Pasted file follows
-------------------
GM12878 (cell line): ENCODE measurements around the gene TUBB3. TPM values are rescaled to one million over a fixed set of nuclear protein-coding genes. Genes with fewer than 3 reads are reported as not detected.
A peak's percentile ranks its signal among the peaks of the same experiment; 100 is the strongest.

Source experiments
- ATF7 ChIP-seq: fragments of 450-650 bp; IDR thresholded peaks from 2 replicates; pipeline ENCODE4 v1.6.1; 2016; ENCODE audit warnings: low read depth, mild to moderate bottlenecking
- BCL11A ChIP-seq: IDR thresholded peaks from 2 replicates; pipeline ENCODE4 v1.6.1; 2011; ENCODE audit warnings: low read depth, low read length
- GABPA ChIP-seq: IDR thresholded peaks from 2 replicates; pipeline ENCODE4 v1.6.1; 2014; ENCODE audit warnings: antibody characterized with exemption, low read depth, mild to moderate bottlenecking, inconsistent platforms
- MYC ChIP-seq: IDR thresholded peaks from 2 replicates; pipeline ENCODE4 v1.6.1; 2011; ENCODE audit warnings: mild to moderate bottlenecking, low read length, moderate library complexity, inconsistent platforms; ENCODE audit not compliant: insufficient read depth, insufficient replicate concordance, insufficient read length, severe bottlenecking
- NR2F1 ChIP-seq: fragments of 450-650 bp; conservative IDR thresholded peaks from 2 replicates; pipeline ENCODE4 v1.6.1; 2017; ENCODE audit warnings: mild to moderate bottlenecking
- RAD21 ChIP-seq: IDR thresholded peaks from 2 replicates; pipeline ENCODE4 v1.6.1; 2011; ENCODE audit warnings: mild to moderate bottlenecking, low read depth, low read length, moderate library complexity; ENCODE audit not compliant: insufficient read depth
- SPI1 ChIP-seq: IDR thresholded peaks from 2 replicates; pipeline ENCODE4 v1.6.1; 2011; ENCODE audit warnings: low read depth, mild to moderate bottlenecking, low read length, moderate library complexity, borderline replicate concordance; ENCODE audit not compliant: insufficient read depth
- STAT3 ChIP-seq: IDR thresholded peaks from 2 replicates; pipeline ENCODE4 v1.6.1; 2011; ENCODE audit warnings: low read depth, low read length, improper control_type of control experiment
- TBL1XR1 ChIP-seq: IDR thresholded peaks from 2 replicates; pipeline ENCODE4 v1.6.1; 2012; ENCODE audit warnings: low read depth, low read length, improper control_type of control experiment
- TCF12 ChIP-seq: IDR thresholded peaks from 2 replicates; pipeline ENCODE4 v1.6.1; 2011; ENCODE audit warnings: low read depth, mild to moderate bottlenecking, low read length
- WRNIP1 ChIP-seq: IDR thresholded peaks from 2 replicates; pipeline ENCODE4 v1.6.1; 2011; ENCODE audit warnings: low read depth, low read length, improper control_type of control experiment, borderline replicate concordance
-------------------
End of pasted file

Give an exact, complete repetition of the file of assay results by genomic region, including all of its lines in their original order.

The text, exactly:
GM12878 (cell line): ENCODE measurements around the gene TUBB3. TPM values are rescaled to one million over a fixed set of nuclear protein-coding genes. Genes with fewer than 3 reads are reported as not detected.
A peak's percentile ranks its signal among the peaks of the same experiment; 100 is the strongest.

Source experiments
- ATF7 ChIP-seq: fragments of 450-650 bp; IDR thresholded peaks from 2 replicates; pipeline ENCODE4 v1.6.1; 2016; ENCODE audit warnings: low read depth, mild to moderate bottlenecking
- BCL11A ChIP-seq: IDR thresholded peaks from 2 replicates; pipeline ENCODE4 v1.6.1; 2011; ENCODE audit warnings: low read depth, low read length
- GABPA ChIP-seq: IDR thresholded peaks from 2 replicates; pipeline ENCODE4 v1.6.1; 2014; ENCODE audit warnings: antibody characterized with exemption, low read depth, mild to moderate bottlenecking, inconsistent platforms
- MYC ChIP-seq: IDR thresholded peaks from 2 replicates; pipeline ENCODE4 v1.6.1; 2011; ENCODE audit warnings: mild to moderate bottlenecking, low read length, moderate library complexity, inconsistent platforms; ENCODE audit not compliant: insufficient read depth, insufficient replicate concordance, insufficient read length, severe bottlenecking
- NR2F1 ChIP-seq: fragments of 450-650 bp; conservative IDR thresholded peaks from 2 replicates; pipeline ENCODE4 v1.6.1; 2017; ENCODE audit warnings: mild to moderate bottlenecking
- RAD21 ChIP-seq: IDR thresholded peaks from 2 replicates; pipeline ENCODE4 v1.6.1; 2011; ENCODE audit warnings: mild to moderate bottlenecking, low read depth, low read length, moderate library complexity; ENCODE audit not compliant: insufficient read depth
- SPI1 ChIP-seq: IDR thresholded peaks from 2 replicates; pipeline ENCODE4 v1.6.1; 2011; ENCODE audit warnings: low read depth, mild to moderate bottlenecking, low read length, moderate library complexity, borderline replicate concordance; ENCODE audit not compliant: insufficient read depth
- STAT3 ChIP-seq: IDR thresholded peaks from 2 replicates; pipeline ENCODE4 v1.6.1; 2011; ENCODE audit warnings: low read depth, low read length, improper control_type of control experiment
- TBL1XR1 ChIP-seq: IDR thresholded peaks from 2 replicates; pipeline ENCODE4 v1.6.1; 2012; ENCODE audit warnings: low read depth, low read length, improper control_type of control experiment
- TCF12 ChIP-seq: IDR thresholded peaks from 2 replicates; pipeline ENCODE4 v1.6.1; 2011; ENCODE audit warnings: low read depth, mild to moderate bottlenecking, low read length
- WRNIP1 ChIP-seq: IDR thresholded peaks from 2 replicates; pipeline ENCODE4 v1.6.1; 2011; ENCODE audit warnings: low read depth, low read length, improper control_type of control experiment, borderline replicate concordance